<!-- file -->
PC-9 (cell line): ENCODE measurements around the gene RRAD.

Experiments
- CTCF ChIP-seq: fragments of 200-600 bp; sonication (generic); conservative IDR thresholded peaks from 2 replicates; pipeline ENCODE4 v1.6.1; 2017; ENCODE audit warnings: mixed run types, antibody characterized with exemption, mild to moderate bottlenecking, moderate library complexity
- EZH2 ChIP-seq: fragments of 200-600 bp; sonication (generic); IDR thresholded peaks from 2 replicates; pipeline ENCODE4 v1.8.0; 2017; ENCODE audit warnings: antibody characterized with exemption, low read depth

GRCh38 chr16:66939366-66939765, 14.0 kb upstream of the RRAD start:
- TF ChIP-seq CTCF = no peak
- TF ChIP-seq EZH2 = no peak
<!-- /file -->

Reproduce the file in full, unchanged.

PC-9 (cell line): ENCODE measurements around the gene RRAD.

Experiments
- CTCF ChIP-seq: fragments of 200-600 bp; sonication (generic); conservative IDR thresholded peaks from 2 replicates; pipeline ENCODE4 v1.6.1; 2017; ENCODE audit warnings: mixed run types, antibody characterized with exemption, mild to moderate bottlenecking, moderate library complexity
- EZH2 ChIP-seq: fragments of 200-600 bp; sonication (generic); IDR thresholded peaks from 2 replicates; pipeline ENCODE4 v1.8.0; 2017; ENCODE audit warnings: antibody characterized with exemption, low read depth

GRCh38 chr16:66939366-66939765, 14.0 kb upstream of the RRAD start:
- TF ChIP-seq CTCF = no peak
- TF ChIP-seq EZH2 = no peak